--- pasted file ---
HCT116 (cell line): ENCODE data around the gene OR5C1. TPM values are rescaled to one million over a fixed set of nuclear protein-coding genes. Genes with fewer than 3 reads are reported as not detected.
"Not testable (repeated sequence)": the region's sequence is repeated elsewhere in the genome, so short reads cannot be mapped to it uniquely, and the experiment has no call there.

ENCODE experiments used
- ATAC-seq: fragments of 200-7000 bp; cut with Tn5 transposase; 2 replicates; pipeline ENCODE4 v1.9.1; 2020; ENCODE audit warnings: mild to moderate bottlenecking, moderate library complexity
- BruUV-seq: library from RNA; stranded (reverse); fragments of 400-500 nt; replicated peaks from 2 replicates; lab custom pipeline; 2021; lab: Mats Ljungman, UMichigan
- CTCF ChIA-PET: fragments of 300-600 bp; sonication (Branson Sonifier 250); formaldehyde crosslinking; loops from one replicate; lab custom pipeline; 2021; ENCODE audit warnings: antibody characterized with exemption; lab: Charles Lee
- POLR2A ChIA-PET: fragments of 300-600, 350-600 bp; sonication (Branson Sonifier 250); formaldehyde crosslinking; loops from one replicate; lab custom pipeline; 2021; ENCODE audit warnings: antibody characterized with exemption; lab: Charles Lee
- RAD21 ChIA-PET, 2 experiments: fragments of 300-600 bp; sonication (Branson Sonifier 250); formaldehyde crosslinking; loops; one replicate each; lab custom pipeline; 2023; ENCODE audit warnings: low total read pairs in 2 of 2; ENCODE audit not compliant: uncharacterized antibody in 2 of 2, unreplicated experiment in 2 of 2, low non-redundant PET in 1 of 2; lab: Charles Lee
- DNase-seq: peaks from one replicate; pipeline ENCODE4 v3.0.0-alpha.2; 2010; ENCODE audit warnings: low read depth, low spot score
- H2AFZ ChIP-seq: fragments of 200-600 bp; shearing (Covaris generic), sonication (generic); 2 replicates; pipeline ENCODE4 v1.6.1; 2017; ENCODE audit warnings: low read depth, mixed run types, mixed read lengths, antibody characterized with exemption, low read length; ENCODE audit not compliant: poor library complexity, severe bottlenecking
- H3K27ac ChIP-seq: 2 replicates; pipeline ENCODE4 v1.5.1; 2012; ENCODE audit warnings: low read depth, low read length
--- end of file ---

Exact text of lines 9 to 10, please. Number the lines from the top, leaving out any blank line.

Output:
- DNase-seq: peaks from one replicate; pipeline ENCODE4 v3.0.0-alpha.2; 2010; ENCODE audit warnings: low read depth, low spot score
- H2AFZ ChIP-seq: fragments of 200-600 bp; shearing (Covaris generic), sonication (generic); 2 replicates; pipeline ENCODE4 v1.6.1; 2017; ENCODE audit warnings: low read depth, mixed run types, mixed read lengths, antibody characterized with exemption, low read length; ENCODE audit not compliant: poor library complexity, severe bottlenecking